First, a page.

At the end of the day it all comes down to the story we are telling, RENT was hugely important for its time due to the AIDS epidemic, but outside of that, its core messages “No day but today” and “measure your life in love” always warrant being shared, and if the audience walks away thinking about those messages we have succeeded in honoring Jonathan’s work.

Do you have a particular process of making that you could describe - where it begins, how you develop it, and whether there is any collaboration in the process?
Usually on a new piece of writing it is very much a collaboration between writer and director. I think that is why there are many writer/director collaborations that happen over and over again. Trust is hugely important, and when you find that trust with someone who understands your work its a very precious thing. It goes for designers too. Everyone should inspire each other to work harder towards the common goal which should ultimately be to serve the text. 

RENT has come to us in a finished format, and there is a certain freedom to that, but it’s also intimidating because it is so iconic. You have to find your own way in. For me it has always been Mimi’s line “ The heart may freeze or it can burn, the pain will ease if I can learn, there is no future, there is no past. I live this moment as my last.” It’s about that time in our lives when we can either choose to run from or face pain, fear, grief, anguish, and find a way to move forward, to become better artists, and ultimately better human beings.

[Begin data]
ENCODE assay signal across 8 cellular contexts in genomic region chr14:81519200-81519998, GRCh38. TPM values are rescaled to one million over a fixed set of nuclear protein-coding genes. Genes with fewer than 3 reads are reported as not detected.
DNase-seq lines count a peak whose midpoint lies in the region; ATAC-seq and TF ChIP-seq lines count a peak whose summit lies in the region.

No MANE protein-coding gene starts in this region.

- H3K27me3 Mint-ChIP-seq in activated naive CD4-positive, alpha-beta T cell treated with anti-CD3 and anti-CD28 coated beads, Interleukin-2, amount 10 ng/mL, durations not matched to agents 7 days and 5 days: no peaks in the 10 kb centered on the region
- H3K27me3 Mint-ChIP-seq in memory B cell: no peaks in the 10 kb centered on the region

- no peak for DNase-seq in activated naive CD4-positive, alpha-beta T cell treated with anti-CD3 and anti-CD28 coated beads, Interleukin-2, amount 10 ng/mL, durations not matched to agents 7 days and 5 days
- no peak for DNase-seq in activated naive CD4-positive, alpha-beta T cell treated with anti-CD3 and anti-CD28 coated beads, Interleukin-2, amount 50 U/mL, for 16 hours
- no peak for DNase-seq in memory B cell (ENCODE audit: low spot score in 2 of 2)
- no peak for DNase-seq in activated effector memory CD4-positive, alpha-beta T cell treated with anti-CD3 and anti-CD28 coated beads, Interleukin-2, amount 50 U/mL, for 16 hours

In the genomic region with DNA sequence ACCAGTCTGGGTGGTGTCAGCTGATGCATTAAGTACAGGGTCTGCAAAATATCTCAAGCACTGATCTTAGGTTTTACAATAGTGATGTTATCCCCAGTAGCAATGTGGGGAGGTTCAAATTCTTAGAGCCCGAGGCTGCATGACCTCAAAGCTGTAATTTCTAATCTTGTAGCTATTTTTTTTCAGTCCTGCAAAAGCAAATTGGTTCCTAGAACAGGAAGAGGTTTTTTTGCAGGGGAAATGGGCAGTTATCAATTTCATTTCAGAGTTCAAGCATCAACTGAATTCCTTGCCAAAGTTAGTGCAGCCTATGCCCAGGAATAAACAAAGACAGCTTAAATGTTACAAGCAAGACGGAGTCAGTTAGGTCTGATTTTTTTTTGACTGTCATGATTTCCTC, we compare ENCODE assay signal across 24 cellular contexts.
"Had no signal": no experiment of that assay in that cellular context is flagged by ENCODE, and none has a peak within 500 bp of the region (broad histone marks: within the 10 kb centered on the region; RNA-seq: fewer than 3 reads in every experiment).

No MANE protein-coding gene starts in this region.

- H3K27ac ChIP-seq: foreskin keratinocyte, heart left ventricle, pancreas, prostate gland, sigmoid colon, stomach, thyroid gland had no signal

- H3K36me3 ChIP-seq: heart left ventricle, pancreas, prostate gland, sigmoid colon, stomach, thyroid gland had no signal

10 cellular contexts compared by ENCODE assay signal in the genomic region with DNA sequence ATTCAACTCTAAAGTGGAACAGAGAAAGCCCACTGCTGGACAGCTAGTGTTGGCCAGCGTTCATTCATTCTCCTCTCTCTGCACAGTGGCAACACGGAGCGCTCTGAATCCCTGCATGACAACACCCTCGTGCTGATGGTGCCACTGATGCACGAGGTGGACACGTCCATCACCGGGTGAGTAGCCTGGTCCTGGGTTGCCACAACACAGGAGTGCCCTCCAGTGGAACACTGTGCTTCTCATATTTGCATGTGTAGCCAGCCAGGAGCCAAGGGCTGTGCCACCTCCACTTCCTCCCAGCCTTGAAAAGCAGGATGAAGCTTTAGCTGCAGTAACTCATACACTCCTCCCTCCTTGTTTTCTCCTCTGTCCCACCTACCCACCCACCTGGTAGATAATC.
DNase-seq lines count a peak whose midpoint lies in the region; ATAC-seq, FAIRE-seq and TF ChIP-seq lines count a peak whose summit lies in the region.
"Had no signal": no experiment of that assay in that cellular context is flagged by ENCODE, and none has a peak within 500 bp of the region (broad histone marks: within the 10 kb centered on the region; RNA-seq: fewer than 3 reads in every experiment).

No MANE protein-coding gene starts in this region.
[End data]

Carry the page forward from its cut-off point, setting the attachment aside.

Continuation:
Also collaborating with Anthony Rapp, who is working with us as Artistic Consultant is really wonderful. He has so much insight to offer us, but he also knows how special the show was for him, and how it has become that way for us now, and he has given us the freedom to enjoy that.

What do you feel the role of the audience is, in terms of making the meaning of your work?
I think that without the audience, there is an argument to be made as to the purpose of the work that is much larger than this show. So, in an effort to avoid that grand question, I believe that the meaning of the work is personal.